Articles | Volume 9, issue 1
Atmos. Chem. Phys., 9, 155–161, 2009
https://doi.org/10.5194/acp-9-155-2009
Atmos. Chem. Phys., 9, 155–161, 2009
https://doi.org/10.5194/acp-9-155-2009

  12 Jan 2009

12 Jan 2009

Cloud's Center of Gravity – a compact approach to analyze convective cloud development

I. Koren1, O. Altaratz1, G. Feingold2, Z. Levin3, and T. Reisin4 I. Koren et al.
  • 1Dept. of Environ. Sciences Weizmann Institute, Rehovot, Israel
  • 2NOAA Earth System Research Laboratory, Boulder, Colorado, USA
  • 3Dept. of Geophysics and Planetary Sciences, Tel Aviv University, Tel Aviv, Israel
  • 4Soreq Nuclear Research Center, Yavne, Israel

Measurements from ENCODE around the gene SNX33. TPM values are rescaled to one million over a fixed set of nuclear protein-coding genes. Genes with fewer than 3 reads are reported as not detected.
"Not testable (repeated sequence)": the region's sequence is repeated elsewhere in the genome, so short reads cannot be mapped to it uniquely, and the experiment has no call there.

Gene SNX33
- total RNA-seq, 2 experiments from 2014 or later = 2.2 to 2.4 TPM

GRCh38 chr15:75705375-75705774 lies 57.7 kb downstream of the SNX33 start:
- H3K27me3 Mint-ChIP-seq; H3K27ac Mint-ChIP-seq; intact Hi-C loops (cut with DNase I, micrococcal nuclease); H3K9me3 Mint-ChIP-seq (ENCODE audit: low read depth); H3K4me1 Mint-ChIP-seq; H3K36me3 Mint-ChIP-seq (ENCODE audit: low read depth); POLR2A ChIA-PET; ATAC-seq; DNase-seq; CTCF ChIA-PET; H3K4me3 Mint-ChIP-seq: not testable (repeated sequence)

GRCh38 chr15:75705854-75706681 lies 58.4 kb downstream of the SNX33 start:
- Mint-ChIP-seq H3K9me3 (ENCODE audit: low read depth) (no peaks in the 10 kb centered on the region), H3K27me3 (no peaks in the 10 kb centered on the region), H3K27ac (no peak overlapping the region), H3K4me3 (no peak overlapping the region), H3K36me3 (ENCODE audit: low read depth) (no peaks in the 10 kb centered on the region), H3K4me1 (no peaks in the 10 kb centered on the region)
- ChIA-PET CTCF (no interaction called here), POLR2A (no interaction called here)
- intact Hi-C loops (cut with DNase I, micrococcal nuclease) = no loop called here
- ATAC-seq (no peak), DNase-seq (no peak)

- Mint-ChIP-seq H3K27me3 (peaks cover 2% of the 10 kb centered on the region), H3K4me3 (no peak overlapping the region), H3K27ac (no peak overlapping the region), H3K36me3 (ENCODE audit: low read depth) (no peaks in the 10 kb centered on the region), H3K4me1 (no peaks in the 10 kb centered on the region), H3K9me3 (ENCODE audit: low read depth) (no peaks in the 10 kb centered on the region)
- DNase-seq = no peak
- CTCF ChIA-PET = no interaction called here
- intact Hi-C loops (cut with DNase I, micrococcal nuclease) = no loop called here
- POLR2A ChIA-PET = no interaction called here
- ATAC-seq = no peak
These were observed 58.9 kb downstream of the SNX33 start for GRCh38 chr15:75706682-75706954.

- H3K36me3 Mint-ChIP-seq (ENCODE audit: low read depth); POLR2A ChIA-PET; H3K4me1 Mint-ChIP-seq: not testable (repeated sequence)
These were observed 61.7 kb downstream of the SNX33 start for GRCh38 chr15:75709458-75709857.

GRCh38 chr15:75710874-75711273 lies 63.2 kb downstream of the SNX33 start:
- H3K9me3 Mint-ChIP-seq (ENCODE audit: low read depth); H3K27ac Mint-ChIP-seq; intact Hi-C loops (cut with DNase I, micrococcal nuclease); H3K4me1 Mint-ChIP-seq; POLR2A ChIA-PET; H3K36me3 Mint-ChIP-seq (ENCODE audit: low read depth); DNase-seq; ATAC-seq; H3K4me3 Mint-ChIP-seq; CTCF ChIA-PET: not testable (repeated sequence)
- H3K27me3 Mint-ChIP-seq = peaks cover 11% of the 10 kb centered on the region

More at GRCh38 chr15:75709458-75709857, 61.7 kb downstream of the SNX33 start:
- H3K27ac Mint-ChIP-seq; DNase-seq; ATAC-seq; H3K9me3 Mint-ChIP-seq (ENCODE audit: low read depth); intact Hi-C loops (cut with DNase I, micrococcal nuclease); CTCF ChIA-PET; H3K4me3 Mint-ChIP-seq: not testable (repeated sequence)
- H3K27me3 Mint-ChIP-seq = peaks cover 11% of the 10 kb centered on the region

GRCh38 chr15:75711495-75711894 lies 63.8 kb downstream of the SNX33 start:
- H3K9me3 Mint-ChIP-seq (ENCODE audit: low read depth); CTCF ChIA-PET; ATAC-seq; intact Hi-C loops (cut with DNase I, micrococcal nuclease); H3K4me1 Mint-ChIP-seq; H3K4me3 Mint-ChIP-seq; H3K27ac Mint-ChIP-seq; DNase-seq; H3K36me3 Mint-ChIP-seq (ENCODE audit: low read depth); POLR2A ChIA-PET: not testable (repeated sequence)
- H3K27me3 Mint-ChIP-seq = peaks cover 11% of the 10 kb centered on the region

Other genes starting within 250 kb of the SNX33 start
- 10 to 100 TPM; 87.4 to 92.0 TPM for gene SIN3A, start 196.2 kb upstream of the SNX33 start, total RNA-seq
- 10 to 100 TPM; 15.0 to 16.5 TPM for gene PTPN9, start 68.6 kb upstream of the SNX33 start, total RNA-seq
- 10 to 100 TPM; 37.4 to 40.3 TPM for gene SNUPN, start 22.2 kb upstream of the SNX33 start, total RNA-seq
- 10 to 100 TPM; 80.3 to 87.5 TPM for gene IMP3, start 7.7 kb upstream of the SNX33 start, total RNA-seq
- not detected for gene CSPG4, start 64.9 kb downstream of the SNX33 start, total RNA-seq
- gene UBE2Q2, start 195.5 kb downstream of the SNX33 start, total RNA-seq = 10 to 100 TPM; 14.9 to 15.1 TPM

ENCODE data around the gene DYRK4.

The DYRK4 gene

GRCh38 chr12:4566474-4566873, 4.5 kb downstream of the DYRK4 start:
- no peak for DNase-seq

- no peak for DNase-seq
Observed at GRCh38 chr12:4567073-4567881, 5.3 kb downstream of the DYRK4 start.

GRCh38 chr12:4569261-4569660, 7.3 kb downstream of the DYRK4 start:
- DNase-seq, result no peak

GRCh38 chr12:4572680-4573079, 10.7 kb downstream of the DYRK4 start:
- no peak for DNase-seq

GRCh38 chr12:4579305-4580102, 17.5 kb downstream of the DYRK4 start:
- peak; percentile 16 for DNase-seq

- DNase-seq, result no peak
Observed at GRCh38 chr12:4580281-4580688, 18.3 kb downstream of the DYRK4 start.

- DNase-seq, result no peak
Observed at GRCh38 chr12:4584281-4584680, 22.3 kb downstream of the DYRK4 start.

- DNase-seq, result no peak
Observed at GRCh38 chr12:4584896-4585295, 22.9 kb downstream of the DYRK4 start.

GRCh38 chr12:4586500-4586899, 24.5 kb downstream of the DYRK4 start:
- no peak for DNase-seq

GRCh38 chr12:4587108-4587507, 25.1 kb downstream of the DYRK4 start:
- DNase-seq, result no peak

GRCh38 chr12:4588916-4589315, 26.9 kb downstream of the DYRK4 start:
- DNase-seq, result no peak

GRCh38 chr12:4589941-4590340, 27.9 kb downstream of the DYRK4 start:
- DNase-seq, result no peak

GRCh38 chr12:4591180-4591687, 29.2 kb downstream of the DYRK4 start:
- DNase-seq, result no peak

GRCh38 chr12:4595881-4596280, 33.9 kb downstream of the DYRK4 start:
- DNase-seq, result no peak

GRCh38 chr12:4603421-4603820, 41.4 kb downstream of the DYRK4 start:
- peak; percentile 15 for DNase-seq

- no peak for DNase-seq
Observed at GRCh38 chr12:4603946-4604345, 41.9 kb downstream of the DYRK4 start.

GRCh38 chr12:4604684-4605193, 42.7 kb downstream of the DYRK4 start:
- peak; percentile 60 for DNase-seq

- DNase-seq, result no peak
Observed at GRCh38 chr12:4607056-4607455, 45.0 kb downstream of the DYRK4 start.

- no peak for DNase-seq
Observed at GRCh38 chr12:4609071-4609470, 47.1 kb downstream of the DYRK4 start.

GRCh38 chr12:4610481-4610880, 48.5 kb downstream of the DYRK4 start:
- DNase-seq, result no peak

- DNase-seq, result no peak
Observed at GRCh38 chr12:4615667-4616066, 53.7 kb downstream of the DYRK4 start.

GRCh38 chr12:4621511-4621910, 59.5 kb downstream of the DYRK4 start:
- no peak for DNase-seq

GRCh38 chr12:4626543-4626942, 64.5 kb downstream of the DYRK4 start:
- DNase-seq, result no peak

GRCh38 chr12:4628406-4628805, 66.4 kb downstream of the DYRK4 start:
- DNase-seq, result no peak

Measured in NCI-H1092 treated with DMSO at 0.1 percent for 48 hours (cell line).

Abstract. As cloud resolving models become more detailed, with higher resolution outputs, it is often complicated to isolate the physical processes that control the cloud attributes. Moreover, due to the high dimensionality and complexity of the model output, the analysis and interpretation of the results can be very complicated. Here we suggest a novel approach to convective cloud analysis that yields more insight into the physical and temporal evolution of clouds, and is compact and efficient. The different (3-D) cloud attributes are weighted and projected onto a single point in space and in time, that has properties of, or similar to, the Center Of Gravity (COG). The location, magnitude and spread of this variable are followed in time. The implications of the COG approach are demonstrated for a study of aerosol effects on a warm convective cloud. We show that in addition to reducing dramatically the dimensionality of the output, such an approach often enhances the signal, adds more information, and makes the physical description of cloud evolution clearer, allowing unambiguous comparison of clouds evolving in different environmental conditions. This approach may also be useful for analysis of cloud data retrieved from surface or space-based cloud radars.

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